Healing Your Body

Although pregnancy is very rewarding, it is a tough time for the mother. Your body is going through many different changes. Dr. Ema Kulwa says, “Everybody needs to be supportive of the mother, especially the father.” Yes, fathers do play a role in the health of the mother. But it’s the mothers who are going to spend the next two months getting back to normal. You will experience “afterpains” (cramps), vaginal discharges, and many other conditions that may cause some discomfort, but definitely aren’t unbearable. Search Phrase: Physical Changes and Healing After Birth

But as your body heals from the delivery of your child, it’s important to focus on you. It’s a time to heal. HealthyWomen.org has a good list of important tips:

» Sleep when Baby sleeps – it might be the only time you get to sleep
» Do your chores with Baby – babies love watching their moms do anything
» Get out of the house every day, if only for a short walk
» Give in to take-out food occasionally – nobody expects you to be Paula Dean
» Forget perfection – the house does not need to be spotless
» Take care of your perineal area – sitz baths are vital
» Eat right – you are what you eat and if you’re breast feeding, so is Baby
» Seek help if you experience – heavy bleeding, breast infections, pelvic pain

The Emotional Rollercoaster

The “baby blues” are real. The miracle of childbirth is a tremendous emotional high. Once it wears off and the lack of sleep sets in, along with plummeting hormone levels, you may very well feel down, or sad. If this condition lasts more than ten days, or becomes intense, you may be developing a condition called Postpartum Depression. Dr. Kulwa says, “It’s important to pay attention to the signs of Postpartum Depression. The condition can affect the mother’s ability to take care of the newborn. The new mom needs to be emotionally healthy so she can connect to her baby and provide the best care for her newborn and any other children in the home.”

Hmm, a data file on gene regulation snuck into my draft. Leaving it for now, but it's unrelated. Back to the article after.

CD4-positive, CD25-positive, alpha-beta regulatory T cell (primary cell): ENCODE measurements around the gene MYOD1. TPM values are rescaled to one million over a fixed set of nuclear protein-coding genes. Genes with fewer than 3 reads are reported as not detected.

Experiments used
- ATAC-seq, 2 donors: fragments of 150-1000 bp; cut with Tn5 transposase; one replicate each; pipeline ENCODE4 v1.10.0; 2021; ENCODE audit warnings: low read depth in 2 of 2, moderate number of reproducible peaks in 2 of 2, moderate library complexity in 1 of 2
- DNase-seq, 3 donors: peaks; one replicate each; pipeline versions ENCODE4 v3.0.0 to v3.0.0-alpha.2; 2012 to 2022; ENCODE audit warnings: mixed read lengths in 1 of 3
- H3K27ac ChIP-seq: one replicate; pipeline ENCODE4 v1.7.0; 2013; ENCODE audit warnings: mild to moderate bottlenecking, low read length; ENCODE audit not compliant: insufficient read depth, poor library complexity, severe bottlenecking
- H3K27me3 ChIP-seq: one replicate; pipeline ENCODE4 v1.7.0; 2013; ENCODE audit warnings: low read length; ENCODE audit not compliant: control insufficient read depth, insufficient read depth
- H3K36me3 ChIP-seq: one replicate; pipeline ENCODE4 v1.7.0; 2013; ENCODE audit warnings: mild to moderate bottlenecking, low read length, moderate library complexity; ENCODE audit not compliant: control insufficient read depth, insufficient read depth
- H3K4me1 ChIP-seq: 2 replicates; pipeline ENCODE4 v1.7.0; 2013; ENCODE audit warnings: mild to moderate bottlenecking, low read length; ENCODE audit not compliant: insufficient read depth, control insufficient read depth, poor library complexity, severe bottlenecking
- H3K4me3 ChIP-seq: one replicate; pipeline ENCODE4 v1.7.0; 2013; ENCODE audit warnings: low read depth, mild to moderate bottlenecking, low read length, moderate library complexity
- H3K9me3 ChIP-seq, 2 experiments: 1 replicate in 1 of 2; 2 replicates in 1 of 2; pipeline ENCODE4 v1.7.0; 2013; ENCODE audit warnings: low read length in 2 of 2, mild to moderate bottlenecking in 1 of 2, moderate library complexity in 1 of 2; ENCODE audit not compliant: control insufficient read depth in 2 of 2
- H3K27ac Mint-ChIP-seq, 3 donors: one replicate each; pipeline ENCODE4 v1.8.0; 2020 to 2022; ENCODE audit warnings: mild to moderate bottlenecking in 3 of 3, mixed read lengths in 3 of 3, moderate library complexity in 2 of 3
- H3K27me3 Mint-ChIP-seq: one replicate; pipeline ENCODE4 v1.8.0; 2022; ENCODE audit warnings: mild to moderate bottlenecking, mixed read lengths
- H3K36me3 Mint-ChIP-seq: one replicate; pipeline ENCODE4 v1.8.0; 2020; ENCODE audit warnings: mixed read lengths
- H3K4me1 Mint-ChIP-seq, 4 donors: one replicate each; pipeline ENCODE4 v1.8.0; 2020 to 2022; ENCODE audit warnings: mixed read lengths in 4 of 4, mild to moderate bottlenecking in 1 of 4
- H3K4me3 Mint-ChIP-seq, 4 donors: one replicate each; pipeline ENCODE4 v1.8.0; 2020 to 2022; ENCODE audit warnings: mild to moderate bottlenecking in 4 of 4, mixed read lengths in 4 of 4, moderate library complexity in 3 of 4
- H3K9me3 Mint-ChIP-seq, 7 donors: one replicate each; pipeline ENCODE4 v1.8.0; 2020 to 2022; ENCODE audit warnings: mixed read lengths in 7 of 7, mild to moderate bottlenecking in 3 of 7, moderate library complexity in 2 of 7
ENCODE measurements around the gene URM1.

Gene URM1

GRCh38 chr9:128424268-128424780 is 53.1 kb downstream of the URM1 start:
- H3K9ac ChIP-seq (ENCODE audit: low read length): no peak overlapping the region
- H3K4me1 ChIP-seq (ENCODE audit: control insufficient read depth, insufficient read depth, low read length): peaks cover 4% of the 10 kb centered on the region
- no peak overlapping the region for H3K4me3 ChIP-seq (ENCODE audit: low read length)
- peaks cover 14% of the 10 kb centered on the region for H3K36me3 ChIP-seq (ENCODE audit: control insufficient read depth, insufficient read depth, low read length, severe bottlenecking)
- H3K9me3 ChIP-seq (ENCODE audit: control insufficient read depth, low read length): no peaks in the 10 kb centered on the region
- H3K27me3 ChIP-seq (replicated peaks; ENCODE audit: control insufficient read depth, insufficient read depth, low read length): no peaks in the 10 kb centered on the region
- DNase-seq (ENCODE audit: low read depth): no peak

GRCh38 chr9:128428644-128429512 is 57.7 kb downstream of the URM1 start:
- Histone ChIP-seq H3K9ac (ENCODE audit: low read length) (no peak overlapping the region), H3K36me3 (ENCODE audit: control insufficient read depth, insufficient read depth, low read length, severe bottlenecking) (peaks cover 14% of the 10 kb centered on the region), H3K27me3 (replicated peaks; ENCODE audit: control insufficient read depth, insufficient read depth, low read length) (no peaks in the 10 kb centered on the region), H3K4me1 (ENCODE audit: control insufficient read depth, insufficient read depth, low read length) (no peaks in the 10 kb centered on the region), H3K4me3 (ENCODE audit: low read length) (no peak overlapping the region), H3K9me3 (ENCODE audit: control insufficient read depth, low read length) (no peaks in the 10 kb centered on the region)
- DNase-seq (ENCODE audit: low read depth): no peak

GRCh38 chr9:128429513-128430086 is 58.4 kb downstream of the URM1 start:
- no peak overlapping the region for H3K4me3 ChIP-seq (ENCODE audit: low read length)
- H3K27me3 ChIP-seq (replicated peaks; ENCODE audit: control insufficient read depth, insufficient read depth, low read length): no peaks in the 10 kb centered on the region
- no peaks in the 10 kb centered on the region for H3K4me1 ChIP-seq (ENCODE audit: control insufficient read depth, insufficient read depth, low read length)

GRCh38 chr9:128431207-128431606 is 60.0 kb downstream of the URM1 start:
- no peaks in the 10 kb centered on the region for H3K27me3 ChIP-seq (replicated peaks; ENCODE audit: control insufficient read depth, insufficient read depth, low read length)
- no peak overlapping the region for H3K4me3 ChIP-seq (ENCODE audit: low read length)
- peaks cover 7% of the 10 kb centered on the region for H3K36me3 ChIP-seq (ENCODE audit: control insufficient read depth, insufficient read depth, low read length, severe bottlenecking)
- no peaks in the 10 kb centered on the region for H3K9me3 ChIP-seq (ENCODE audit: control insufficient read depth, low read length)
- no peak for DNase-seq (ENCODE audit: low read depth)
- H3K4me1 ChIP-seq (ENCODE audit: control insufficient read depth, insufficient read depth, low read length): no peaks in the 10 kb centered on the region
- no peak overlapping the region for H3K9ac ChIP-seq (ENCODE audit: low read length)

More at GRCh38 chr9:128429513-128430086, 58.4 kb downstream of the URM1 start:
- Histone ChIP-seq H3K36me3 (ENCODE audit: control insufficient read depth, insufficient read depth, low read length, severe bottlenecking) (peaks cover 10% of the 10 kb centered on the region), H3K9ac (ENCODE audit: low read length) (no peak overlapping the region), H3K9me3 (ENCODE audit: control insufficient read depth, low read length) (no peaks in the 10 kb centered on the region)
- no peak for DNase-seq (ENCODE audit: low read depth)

It’s important to talk to your doctor and discuss your options. If you’ve been visiting your doctor for all of your prenatal visits, she or he will have a baseline understanding of your personality and will be better able to recognize substantial changes in your emotional well-being.

Signs of Postpartum Depression

» Feeling restless, irritable, or anxious
» Loss of interest or pleasure in life
» Loss of appetite
» Less energy and motivation (not related to sleep)
» Problems falling asleep or waking up too early
» Feeling worthless, hopeless, or guilty
» Feeling like life isn’t worth living
» Showing little interest in the baby
» Unexplained weight loss or gain

Dr. Kulwa says, “Being pregnant can be very stressful for the mother and the family in general. It is possible for any existing mental illness to become exacerbated when the person is pregnant.” And because of the increased level of medical attention during pregnancy, it’s also common for mental health issues to be identified for the first time while pregnant. There are many different treatments for mental health related issues. One of the most effective treatments for depression in general is exercise. And exercise after childbirth can have the added benefit of helping get your body back to where it was before childbirth.

Dr. Ema Kulwa is an OB-GYN at Healthcare for Women located at 159 Executive Drive, Suite E in Danville. You can schedule your appointment by calling 434.791.2629.

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